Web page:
The thing is we live in the South.  Here people associate home cookin’ with fried chicken, fried fish, fried okra, fried pies, fried potatoes…you get the idea. I do occasionally make a mean biscuits and gravy, another southern staple.  But I don’t do fried.  I love fried food, I just don’t tend to fix it – my mother was the same way.   Anyway, after The Boy’s cutting remark, I have turned up the heat, literally in my kitchen.  I’m still not frying much, but I am making a whole slew of other homemade goodies, cookies, pies, brownies.   Last week I made a pot of potato soup and a pot of chicken noodle soup.  And what goes better with homemade soup than homemade bread?  Luckily I remembered my Daddy’s recipe for beer bread.

I don’t know if this is one of those recipes that everyone knows, but it should be. It’s such a quick and easy way to have homemade bread any night of the week. It isn’t ideal for sandwiches, but it’s perfect as a side or with a bowl of soup!  And it only has three ingredients!

3 cups of all purpose flour

3 table spoons of sugar

1 beer (12 oz.)

Mix four and sugar together. Slowly mix in the beer.  Let stand for about ten minutes.  Bake a 350 for 50-60 minutes.  When you take it out of the oven you can run an stick of butter over the top for added yumminess.

I certainly hope The Boy sees the errors of his ways.  I do cook.  Homemade bread proves it.  And so will the extra pounds we will all gain in order for me to make my point!

 

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New Blog…

No better than I’ve kept up with this blog in recent weeks, maybe now isn’t the best time for me to be starting an additional blog.  But I am.  As the mother of two teenagers, an eleven year old, and an emerging reader, I am realizing more and more how important it is for me to be aware of what my kids reading.

Actually, when they were small, I was very selective about what we read.  I selected their picture books, not merely on the basis of their entertainment value, but  based on what these books  could add to my children’s lives – beauty, truth, or humor.  This ruled out a lot of what passes as children’s literature.  Still, we spent hours cuddled up together reading and talking and laughing. (I still try to read to The Littles every night and will continue as long as they’ll let me.)  I’ve tried to instill in all of my children a love of good literature.  Yet, now that they are selecting books and reading on their own, they are naturally drawn to popular fiction.  Fortunately, a lot of popular fiction is very good – but a lot isn’t.  To help me know what I want them to read, what I don’t want them to read, and what questions some of their reading might raise, I’ve started a book review blog.  My goal is not to tell other people what their children should and should not read, but just to give parents a heads up about what’s out there.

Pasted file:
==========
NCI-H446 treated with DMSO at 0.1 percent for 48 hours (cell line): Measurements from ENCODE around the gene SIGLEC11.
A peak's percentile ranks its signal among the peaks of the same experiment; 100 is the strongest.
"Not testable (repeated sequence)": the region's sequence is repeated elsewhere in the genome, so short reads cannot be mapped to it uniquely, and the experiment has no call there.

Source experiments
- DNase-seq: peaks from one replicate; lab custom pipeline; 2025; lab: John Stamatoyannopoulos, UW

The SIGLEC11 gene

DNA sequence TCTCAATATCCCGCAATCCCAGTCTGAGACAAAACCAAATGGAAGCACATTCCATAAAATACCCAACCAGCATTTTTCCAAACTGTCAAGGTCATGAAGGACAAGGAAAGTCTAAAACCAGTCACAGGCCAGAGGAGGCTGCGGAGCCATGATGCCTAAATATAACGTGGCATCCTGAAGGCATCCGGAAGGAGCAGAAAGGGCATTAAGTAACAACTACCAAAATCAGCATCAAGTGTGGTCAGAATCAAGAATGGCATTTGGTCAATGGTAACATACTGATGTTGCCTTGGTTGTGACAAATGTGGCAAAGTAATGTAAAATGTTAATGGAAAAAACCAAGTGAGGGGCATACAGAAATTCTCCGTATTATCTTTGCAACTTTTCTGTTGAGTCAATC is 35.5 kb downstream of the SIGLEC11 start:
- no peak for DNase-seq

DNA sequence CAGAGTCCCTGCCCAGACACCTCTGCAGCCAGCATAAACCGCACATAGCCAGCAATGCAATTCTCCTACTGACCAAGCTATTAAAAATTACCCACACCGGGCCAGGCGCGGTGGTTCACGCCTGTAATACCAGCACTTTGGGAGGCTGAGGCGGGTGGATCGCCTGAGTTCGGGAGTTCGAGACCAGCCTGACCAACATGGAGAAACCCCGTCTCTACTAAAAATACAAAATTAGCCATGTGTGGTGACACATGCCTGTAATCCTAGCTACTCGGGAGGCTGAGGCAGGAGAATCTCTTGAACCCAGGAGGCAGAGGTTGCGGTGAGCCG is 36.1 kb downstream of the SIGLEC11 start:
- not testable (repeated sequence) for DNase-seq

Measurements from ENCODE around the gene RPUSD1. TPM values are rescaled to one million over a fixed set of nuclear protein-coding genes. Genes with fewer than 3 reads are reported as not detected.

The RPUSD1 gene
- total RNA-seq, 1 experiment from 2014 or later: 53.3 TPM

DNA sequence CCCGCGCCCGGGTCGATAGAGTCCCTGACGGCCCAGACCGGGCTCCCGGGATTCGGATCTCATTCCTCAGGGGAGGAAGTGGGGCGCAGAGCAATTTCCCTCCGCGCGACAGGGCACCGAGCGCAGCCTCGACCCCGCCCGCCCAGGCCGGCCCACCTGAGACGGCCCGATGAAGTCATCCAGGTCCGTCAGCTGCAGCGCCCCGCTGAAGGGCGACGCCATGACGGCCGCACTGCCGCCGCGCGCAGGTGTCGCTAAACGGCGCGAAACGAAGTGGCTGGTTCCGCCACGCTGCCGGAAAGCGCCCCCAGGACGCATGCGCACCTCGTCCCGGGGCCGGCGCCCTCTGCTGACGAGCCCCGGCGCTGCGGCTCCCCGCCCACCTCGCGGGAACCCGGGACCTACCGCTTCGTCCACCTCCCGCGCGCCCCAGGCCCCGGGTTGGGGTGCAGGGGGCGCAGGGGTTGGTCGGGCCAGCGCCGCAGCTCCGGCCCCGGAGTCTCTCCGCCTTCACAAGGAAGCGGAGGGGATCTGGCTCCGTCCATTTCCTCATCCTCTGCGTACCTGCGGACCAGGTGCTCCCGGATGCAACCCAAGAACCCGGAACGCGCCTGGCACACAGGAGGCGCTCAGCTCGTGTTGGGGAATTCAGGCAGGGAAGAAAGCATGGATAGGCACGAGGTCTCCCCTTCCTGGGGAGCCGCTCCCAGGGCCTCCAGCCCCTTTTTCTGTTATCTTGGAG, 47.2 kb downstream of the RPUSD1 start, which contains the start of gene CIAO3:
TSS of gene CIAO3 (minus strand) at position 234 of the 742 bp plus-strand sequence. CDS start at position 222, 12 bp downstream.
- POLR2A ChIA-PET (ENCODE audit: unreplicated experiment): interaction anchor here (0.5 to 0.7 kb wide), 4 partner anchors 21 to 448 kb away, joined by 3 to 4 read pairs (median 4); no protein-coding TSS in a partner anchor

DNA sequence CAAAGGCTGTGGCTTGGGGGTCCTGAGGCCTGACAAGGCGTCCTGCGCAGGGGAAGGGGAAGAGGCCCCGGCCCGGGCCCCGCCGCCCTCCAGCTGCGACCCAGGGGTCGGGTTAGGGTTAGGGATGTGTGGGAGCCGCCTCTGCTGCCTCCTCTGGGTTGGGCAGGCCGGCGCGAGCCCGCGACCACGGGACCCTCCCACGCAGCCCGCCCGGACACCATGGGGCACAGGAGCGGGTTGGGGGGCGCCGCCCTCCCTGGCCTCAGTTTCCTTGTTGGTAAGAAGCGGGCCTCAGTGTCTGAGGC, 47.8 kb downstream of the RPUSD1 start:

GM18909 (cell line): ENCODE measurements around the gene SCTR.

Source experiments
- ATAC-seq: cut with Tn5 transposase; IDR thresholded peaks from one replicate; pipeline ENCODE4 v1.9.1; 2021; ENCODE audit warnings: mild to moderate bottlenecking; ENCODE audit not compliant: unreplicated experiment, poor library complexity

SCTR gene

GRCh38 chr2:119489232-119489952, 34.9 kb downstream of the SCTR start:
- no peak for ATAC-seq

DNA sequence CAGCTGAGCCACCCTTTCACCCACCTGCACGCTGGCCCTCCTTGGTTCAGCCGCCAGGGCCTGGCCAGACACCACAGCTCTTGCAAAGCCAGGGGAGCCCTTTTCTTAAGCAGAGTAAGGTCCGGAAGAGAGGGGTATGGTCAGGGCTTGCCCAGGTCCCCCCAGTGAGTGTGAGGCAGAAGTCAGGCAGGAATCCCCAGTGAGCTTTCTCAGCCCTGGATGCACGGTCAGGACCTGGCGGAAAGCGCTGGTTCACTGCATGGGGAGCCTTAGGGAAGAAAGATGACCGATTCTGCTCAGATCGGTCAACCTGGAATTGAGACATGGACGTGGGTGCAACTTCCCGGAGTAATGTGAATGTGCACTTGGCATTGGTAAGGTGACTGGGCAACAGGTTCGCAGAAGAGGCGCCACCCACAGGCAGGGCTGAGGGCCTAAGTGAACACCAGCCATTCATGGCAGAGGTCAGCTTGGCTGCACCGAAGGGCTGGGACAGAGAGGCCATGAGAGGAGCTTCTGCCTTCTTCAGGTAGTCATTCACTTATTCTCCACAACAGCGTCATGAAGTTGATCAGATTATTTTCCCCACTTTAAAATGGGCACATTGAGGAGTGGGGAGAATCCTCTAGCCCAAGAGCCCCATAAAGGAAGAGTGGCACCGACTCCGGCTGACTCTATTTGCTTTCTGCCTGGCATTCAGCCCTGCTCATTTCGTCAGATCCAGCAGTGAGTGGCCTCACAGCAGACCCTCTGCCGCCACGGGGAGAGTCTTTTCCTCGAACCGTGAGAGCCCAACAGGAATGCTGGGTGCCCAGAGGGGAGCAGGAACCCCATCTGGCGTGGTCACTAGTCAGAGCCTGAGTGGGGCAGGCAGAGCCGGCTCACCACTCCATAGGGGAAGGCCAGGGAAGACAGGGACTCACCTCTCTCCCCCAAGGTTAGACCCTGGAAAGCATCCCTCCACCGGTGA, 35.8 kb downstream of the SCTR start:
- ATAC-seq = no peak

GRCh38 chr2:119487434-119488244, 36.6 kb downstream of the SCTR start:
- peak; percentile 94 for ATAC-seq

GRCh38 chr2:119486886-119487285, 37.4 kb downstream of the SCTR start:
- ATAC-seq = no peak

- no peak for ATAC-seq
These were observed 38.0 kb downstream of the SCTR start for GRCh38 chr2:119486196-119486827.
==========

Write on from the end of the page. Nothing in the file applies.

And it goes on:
So far, I’ve only reviewed two books, but I’ve asked some friends to contribute as well.  I’m also working on the blog’s appearance.  For example, I’d like to include a photo of each book’s cover, but I’m not sure about copyright laws.  (I’ve still got a lot to learn about blogging.) In time, I hope we will have a nice collection of reviews for our readers. Please check out my new blog.  And be sure to click on the ABOUT tab to learn more about why I started whatkidsarereading.wordpress.com .

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An Open Letter to My Son’s Teacher…

Dear _________,

First of all, good luck.  Your job is to spark the imagination and hold the attention of a room full of kids, many of whom have been electronically stimulated since the womb and others who are jacked up on the 32 oz. Dr. Pepper they had for breakfast or who are in the process of crashing from it.  They have never really learned to spell (thank you, Auto-correct) and they can’t do math in their head because they carry a calculator at all times (thank you, smart phone).